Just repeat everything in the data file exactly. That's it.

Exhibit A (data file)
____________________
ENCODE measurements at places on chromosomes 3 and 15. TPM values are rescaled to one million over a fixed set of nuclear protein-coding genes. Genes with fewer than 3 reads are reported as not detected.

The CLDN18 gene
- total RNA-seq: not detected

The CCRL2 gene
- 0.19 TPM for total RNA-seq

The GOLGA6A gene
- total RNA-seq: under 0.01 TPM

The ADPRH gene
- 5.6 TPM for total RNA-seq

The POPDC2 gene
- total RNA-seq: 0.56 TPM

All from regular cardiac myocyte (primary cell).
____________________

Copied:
ENCODE measurements at places on chromosomes 3 and 15. TPM values are rescaled to one million over a fixed set of nuclear protein-coding genes. Genes with fewer than 3 reads are reported as not detected.

The CLDN18 gene
- total RNA-seq: not detected

The CCRL2 gene
- 0.19 TPM for total RNA-seq

The GOLGA6A gene
- total RNA-seq: under 0.01 TPM

The ADPRH gene
- 5.6 TPM for total RNA-seq

The POPDC2 gene
- total RNA-seq: 0.56 TPM

All from regular cardiac myocyte (primary cell).